Finjan, Inc. v. Blue Coat Systems, Inc., 5-15-cv-03295 (CAND December 13, 2016, Order) (Freeman, USDJ)
Thursday, December 15, 2016
In Determining 35 U.S.C. § 101 Eligibility, Court May Consider Specification of Parent Patent Incorporated by Reference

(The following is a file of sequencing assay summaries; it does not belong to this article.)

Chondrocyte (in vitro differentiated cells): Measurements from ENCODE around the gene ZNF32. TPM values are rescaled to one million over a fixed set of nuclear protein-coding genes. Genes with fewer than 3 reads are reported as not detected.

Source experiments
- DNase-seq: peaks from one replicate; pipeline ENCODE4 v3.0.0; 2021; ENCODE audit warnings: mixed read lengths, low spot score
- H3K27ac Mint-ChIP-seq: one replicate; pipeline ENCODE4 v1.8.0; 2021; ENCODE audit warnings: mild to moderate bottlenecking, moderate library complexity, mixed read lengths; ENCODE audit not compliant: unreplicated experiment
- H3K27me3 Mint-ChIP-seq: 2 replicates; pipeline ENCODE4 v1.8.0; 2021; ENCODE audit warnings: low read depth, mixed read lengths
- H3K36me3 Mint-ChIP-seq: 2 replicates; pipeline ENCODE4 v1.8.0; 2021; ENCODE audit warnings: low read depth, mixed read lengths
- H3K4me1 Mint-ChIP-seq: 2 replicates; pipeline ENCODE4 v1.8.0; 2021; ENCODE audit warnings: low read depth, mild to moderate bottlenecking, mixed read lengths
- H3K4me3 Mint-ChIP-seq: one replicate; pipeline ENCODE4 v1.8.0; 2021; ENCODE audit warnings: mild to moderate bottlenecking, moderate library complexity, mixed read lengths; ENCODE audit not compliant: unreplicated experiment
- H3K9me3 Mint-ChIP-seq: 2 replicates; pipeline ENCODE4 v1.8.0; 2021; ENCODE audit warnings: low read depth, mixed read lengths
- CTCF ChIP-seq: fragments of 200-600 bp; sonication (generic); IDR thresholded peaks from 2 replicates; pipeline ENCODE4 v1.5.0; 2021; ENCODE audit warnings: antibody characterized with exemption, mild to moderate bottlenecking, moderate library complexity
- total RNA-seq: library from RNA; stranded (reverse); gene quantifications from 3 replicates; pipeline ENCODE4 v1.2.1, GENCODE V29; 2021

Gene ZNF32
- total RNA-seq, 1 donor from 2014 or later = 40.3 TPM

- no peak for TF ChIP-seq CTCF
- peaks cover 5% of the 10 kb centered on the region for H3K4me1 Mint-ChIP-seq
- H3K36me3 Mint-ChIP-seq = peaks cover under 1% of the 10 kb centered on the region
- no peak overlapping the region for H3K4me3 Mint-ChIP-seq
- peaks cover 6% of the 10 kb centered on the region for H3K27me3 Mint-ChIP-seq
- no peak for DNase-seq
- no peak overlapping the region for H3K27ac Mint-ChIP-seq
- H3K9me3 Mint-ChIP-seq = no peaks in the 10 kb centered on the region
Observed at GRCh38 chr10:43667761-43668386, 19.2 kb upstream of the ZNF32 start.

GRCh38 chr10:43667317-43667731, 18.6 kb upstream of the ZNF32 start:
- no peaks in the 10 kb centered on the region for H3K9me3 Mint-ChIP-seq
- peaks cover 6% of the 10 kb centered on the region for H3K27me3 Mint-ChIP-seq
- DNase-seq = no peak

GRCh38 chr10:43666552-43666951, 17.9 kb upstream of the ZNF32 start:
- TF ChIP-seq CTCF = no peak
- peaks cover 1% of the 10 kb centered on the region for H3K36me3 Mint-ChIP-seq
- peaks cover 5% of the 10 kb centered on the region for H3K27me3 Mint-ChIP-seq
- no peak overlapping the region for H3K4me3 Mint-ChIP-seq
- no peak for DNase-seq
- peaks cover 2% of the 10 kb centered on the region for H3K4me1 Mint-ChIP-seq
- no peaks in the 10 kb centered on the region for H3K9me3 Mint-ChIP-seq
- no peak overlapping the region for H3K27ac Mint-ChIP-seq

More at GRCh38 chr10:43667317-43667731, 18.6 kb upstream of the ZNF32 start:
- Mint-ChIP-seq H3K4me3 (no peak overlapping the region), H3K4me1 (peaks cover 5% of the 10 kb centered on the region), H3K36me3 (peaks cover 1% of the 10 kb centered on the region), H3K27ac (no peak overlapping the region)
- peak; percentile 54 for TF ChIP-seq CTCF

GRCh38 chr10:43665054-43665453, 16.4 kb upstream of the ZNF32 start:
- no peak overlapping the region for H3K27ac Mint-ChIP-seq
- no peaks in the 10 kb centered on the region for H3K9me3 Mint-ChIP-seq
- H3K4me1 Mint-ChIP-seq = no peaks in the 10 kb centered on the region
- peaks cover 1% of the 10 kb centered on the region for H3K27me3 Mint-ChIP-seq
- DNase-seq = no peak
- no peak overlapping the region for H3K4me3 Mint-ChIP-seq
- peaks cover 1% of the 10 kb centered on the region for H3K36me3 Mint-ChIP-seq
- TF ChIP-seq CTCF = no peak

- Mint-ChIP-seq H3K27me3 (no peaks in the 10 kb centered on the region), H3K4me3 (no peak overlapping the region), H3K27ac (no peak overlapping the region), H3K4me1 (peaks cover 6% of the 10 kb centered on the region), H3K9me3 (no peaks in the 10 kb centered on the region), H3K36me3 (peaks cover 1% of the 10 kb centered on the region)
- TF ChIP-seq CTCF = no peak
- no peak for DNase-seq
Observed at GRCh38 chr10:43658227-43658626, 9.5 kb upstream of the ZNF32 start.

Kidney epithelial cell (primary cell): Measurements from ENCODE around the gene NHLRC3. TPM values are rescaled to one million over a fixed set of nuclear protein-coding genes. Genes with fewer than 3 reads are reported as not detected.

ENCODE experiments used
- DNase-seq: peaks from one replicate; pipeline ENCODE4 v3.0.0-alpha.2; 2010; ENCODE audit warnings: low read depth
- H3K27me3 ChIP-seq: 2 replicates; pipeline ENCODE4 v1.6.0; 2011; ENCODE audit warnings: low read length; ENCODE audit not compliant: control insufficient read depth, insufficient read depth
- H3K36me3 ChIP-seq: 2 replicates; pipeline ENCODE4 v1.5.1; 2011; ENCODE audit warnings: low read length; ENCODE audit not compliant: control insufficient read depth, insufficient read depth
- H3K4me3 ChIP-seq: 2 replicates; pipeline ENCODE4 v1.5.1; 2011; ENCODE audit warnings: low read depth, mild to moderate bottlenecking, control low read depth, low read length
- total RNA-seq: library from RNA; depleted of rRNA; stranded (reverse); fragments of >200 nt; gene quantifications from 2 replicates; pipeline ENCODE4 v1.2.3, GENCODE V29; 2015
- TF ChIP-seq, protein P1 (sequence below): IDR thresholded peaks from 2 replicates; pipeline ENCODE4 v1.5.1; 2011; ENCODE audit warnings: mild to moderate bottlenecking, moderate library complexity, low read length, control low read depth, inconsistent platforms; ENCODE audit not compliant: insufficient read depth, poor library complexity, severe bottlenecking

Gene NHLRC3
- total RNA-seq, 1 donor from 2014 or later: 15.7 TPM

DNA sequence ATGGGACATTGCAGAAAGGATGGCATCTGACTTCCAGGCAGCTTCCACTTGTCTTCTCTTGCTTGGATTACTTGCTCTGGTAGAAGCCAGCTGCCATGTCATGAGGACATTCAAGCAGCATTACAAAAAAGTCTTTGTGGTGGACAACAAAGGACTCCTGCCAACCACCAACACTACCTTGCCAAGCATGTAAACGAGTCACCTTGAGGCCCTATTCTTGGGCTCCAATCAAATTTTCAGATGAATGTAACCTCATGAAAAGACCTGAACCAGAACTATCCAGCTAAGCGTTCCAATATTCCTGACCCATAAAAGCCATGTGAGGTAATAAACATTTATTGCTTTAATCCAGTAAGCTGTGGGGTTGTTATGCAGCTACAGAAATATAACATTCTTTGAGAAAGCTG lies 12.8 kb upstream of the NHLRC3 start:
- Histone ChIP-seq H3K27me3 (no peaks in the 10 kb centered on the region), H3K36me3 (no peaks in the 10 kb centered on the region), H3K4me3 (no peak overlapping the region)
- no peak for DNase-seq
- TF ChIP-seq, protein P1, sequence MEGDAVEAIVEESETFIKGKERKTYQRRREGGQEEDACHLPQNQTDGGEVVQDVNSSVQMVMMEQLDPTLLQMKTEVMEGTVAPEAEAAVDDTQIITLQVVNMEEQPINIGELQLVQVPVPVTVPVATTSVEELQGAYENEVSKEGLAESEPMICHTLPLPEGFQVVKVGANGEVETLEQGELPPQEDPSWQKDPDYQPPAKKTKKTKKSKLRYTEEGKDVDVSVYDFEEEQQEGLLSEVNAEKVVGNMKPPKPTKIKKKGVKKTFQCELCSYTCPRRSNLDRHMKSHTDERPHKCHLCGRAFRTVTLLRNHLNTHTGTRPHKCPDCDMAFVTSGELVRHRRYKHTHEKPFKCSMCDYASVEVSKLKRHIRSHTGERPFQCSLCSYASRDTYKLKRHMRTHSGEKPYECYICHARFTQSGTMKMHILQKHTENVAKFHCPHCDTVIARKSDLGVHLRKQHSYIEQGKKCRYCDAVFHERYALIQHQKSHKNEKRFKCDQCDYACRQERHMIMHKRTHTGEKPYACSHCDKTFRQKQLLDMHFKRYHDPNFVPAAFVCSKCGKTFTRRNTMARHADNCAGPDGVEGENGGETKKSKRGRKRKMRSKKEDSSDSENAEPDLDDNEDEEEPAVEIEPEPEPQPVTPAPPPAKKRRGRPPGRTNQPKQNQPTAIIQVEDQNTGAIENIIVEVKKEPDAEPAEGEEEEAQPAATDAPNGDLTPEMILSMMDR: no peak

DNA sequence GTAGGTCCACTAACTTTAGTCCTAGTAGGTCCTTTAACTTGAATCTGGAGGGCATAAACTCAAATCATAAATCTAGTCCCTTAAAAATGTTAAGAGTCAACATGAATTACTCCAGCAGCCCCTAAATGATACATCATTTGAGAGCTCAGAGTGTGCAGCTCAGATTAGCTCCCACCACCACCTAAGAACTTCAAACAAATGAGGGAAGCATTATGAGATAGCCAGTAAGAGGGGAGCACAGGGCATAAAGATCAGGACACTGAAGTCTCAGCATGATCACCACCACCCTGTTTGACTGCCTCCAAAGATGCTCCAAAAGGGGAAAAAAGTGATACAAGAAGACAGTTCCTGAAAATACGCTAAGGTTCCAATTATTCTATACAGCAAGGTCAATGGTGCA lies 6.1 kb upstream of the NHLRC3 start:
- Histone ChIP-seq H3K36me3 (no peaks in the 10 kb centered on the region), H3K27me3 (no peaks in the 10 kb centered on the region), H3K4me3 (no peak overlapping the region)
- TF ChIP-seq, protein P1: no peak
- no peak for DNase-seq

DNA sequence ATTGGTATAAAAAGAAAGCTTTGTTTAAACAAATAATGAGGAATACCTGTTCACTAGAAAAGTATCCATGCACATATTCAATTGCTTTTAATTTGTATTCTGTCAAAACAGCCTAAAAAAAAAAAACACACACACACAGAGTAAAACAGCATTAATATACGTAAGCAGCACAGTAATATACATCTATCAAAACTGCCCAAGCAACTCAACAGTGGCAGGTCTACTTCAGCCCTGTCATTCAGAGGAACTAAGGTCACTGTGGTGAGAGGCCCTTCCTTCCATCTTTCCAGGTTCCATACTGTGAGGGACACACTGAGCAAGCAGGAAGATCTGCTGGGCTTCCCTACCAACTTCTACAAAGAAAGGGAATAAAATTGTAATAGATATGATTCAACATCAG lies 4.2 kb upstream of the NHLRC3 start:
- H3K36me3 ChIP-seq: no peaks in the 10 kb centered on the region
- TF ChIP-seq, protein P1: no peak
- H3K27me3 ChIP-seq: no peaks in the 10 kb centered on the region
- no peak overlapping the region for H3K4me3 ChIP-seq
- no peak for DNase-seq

The court denied defendant's motion for judgment on the pleadings on the ground that plaintiff’s malicious code monitoring patent encompassed unpatentable subject matter and found that it could look to a parent patent incorporated by reference to determine eligibility. "This case presents an interesting scenario where the claims themselves are basic and broad, but significant clarifying detail is provided in a specification that belongs not to the [patent-in-suit] itself, but to a parent patent . . . which the [patent-in-suit] identifies and declares to be 'hereby incorporated by reference.'. . . As with any matter involving the scope of the patent grant, '[t]he § 101 inquiry must focus on the language of the Asserted Claims themselves.'. . . Nevertheless, the specification, as a helpful tool in understanding claim scope, is not to be ignored entirely. . . . Because the Court must construe the pleadings in favor of [plaintiff], the Court must err on the side of incorporating more -- not less -- particularities from the specification into its understanding of the claims, while still refraining from importing limitations from the specification into the claim. . . . Here, the [patent-in-suit] identifies the material it is incorporating with sufficient particularly: it indicates that it is incorporating the entire [parent] patent, and provides enough information for the reader to locate this information. . . . Accordingly, the Court is persuaded that the [patent-in-suit] successfully incorporates the entirety of the [parent] patent’s disclosure by reference."